For some builders and architects, wood is the building material of the future, with lower costs and less embodied energy than concrete and steel and suitable even for structures many stories tall. But in Sandy Springs, Georgia, a city of about 100,000 north of Atlanta, wood has been deemed unsuitable for anything taller than three stories and larger than 100,000 square feet.
In a unanimous vote on August 16, the Sandy Springs City Council approved changes in the city’s building code that will prohibit the use of structural wood in multifamily projects of that size and up, even as designers elsewhere around the world embrace an expanded use of wood, particularly cross-laminated timber, for multistory construction.
The change in Sandy Springs means “certain enumerated building elements (including the structural frame, load-bearing walls, etc.) are to be made of noncombustible materials.”
In a memo explaining the proposal in advance of the vote, Assistant City Manger Jim Tolbert said, “In order to preserve the safety of persons inhabiting buildings above a certain height, many cities have instituted a requirement for construction with enhanced quality materials that increase the durability and longevity of the buildings.”
Tolbert didn’t name any of those cities and did not respond to a message asking for more information. Likewise, the city’s director of communications and its community development director didn’t respond to requests for comment.
The city posted a copy of the ordinance and Tolbert’s memo at its website, but there are no minutes detailing the City Council’s discussion.
Elsewhere, wood is gaining ground
The ordinance in Sandy Springs seems jarring given the widespread use of wood in multifamily buildings. Conventional stick-building is common — accounting for 87% of multifamily buildings in 2015, according to the website Construction Dive. A number of building designers are growing enthusiastic about the potential for cross-laminated timber (CLT), a kind of heavy duty structural plywood, for constructing multistory buildings.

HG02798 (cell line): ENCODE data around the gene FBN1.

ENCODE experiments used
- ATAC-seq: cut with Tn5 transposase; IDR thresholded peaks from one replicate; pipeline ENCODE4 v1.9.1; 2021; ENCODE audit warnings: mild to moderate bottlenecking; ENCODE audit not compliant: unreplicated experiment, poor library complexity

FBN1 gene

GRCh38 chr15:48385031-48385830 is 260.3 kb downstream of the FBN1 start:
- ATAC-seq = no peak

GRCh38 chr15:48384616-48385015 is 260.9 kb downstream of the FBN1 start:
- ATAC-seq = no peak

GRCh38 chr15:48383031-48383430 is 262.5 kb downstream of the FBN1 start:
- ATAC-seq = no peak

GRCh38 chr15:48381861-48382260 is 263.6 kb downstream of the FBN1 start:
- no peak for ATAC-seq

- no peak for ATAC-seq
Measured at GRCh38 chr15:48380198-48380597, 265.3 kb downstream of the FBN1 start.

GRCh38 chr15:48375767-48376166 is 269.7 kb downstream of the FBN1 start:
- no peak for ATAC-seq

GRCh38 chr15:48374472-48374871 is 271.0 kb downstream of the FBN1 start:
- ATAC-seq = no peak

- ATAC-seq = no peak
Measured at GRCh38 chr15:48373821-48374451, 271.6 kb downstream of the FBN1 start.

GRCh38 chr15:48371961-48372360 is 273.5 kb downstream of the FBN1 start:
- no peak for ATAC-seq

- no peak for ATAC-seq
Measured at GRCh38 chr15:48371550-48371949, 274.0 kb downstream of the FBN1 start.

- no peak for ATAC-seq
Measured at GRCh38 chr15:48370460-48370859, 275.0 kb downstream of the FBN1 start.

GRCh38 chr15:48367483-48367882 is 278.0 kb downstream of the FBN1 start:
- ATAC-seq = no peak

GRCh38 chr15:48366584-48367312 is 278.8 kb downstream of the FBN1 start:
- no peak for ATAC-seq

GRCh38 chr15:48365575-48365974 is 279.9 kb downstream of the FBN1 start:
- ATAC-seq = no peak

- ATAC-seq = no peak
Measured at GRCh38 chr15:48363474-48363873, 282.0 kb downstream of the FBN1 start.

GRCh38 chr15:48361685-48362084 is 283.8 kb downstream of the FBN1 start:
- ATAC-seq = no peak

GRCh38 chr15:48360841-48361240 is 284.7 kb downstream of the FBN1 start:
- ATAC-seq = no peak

A Portland, Oregon, architectural firm, for example, is planning an eight-story condo building called Carbon12 that would be built with CLT components. In Vancouver, Canada, an 18-story hybrid student residence combining concrete and timber is underway. The $51.5 million project should be finished next year. A 1,000-foot tall high-rise made from timber has been proposed in London.
A single company in the U.S. — D.R. Johnson in southern Oregon — currently makes CTL components, although they have a longer track record in Europe. Still, proponents point to a number of advantages timber buildings have over concrete and steel structures, including shorter construction schedules, lower cost, and fewer greenhouse gas emissions.
Architect Michael Green, who is working on a seven-story, all timber building in Minneapolis, said it has been difficult changing perceptions about wood, but that engineering large timber buildings “is truthfully the easy part.”
“We’re at the beginning of a revolution, I hope, in the way we build, because this is the first new way to build a skyscraper in probably 100 years or more,” he told a TED audience a few years ago.
Last year, the U.S. Department of Agriculture awarded two $1.5 million grants in its Tall Wood Building Competition to promote the use of lumber and mass timber building products.